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Dolly Parton delights fans with socially distant 'Macy's Thanksgiving Day Parade' performance

Fans took to social media to praise the iconic singer for doing the responsible thing by avoiding travel and big groups amid the pandemic while remaining as spectacular as always.

Dolly Parton delights fans with socially distant 'Macy's Thanksgiving Day Parade' performance
Cover Image Source: YouTube/Cracker Barrel Old Country Store

The legendary Dolly Parton had a responsible yet special treat for her fans on Thanksgiving day as she put on a festive performance as part of the socially distanced Macy's Thanksgiving Day Parade on Thursday morning. Although the 74-year-old did not appear live in New York City, she still managed to spread loads of holiday cheer as she sang "Holly Jolly Christmas" from in front of a backdrop of a Cracker Barrel restaurant in Nashville. Fans took to social media to praise the iconic singer for doing the responsible thing by avoiding travel and big groups amid the pandemic while remaining as spectacular as always.



 

According to Independent, there was no in-person attendance of the annual Thanksgiving parade this year in light of the Coronavirus pandemic. Instead of the huge crowds that typically line the 2.5-mile route through the heart of Manhattan, the 94th instalment of the event was geared to a TV audience. The parade took place on the block around Herald Square where Macy's flagship department store is located with organizers urging pedestrians to maintain social distancing and avoid congregating in an effort to avoid large crowds.



 

 



 

 



 

"We have to plan this thing about 18 months out, because we do things like select the bands, we design and build our floats, our balloons, and everything," said executive producer Susan Tercero told Variety. "As you can imagine, when we got to March of this past year, we’d already had a parade plan." Although much of the originally planned elements remained, as the pandemic raged on this year, producers realized that they'd have to reinvent the parade this year. "Every year we have two parades: There's the one for New Yorkers who line the parade along the streets, and we knew that couldn't happen, we couldn't march from uptown to downtown," Tercero said. "The other parade is the one that happens on television for 50 million people. We knew that was going to be our safest way of moving forward."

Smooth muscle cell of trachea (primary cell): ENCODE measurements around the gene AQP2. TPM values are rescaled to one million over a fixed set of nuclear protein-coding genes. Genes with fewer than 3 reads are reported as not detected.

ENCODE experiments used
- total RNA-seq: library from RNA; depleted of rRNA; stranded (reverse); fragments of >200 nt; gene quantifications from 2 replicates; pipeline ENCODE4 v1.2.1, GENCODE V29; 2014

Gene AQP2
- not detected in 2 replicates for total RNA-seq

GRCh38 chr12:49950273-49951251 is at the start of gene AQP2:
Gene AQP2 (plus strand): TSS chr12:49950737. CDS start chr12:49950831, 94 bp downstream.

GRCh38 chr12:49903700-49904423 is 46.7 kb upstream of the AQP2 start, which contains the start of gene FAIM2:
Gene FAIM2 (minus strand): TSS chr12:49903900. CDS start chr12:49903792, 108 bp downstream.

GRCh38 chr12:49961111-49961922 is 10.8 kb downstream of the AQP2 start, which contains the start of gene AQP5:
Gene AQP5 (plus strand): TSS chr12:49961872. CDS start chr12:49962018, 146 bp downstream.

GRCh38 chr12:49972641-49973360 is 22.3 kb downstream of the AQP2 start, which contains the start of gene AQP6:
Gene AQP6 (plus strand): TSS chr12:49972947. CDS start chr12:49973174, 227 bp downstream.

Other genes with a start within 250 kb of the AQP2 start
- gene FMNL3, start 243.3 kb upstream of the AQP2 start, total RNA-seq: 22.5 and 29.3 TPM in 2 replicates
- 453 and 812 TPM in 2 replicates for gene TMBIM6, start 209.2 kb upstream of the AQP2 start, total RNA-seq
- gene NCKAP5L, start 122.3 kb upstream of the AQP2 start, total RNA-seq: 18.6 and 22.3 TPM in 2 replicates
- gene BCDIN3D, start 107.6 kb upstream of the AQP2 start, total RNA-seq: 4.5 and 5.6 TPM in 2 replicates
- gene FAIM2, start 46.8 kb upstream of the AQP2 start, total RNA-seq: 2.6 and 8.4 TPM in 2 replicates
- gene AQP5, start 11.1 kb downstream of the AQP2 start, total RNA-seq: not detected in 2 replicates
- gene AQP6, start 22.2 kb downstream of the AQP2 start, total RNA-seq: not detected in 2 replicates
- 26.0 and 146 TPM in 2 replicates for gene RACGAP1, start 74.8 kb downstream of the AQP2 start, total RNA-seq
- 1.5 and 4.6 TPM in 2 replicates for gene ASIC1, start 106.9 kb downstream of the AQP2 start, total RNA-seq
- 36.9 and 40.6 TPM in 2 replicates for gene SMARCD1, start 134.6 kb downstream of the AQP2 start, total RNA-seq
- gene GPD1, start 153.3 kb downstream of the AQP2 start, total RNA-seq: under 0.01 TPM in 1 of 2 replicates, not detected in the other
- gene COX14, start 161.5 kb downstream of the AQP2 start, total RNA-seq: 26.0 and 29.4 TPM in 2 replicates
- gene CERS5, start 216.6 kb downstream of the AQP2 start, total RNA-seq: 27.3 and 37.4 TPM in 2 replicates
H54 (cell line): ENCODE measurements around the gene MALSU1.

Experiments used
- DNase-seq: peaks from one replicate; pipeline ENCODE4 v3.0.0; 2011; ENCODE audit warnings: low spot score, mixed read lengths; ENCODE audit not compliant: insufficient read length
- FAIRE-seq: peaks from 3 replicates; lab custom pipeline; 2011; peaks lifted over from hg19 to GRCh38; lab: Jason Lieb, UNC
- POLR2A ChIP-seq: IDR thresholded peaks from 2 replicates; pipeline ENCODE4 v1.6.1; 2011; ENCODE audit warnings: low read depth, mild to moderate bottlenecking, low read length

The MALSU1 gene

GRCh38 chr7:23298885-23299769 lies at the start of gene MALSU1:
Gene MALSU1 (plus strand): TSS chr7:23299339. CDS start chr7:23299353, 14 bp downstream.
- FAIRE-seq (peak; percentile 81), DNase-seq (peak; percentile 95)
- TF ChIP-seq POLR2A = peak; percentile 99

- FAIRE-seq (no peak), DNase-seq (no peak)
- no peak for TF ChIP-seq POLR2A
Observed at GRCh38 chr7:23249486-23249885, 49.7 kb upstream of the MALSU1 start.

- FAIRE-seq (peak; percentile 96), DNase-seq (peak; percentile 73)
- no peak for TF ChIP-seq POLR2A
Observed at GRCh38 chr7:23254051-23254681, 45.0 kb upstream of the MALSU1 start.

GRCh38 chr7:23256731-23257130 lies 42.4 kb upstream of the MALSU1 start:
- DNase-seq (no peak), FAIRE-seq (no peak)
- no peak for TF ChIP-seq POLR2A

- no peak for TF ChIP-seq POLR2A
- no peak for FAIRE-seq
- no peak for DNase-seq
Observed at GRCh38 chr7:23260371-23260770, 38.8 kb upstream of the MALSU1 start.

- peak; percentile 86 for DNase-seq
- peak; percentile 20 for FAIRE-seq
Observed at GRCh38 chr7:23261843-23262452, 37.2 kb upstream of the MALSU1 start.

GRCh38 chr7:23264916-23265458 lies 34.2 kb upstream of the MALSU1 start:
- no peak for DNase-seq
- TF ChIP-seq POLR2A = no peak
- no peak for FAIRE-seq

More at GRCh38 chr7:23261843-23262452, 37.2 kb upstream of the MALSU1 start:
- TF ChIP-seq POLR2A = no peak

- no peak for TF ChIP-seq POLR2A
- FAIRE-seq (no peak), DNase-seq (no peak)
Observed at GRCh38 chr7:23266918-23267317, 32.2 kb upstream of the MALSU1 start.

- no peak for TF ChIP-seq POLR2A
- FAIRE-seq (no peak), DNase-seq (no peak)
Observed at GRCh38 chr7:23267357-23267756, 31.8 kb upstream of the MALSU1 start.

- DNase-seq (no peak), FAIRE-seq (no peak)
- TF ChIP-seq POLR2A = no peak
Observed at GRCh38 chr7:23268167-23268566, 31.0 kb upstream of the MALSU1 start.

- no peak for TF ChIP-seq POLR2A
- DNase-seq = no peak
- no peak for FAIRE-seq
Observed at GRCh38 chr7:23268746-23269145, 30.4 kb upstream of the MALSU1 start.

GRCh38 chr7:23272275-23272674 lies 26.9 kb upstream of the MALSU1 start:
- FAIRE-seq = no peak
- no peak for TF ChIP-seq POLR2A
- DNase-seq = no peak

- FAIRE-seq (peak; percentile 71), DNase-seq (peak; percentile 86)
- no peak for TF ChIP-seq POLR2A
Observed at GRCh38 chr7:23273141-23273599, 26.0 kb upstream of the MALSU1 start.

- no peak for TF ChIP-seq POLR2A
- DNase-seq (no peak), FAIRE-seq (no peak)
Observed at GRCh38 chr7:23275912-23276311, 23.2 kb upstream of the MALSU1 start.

"We found ways to have a balance of both [live and pre-tape]," Tercero told the publication ahead of the event. "We will still be doing it live because there is some magic in that. I think that people are missing live entertainment, one of those things where you never know what’s going to happen. And people will want to tune in to see how we put it all together." The overall number of participants was also reduced by approximately 88 percent and split over three days to avoid putting anyone at risk.



 

In addition to Parton, musical appearances included performances by Patti LaBelle, Keke Palmer, Jordin Sparks, Pentatonix, Bebe Rexha, and the Radio City Rockettes. The show was opened by Jimmy Fallon and The Roots. Meanwhile, many Twitter users were of the opinion that it was Parton's involvement and performance that truly made the event special this year. The beloved singer recently also won accolades on social media for having helped fund the groundbreaking Moderna COVID-19 vaccine research. While the internet praised the "Jolene" singer for supporting such an important cause, Parton appeared to be just as surprised as anyone about her role in the scientific breakthrough.



 

"Yeah, that's what I understand this morning," she told NBC's "Today" Tuesday when asked about the social media buzz. "I haven't read up enough. They told me that just before I went on the air that they may be asking me about that. I'm just happy that anything I do can help somebody else, and when I donated the money to the COVID fund, I just wanted it to do good, and evidently, it is. Let's just hope we find a cure real soon."

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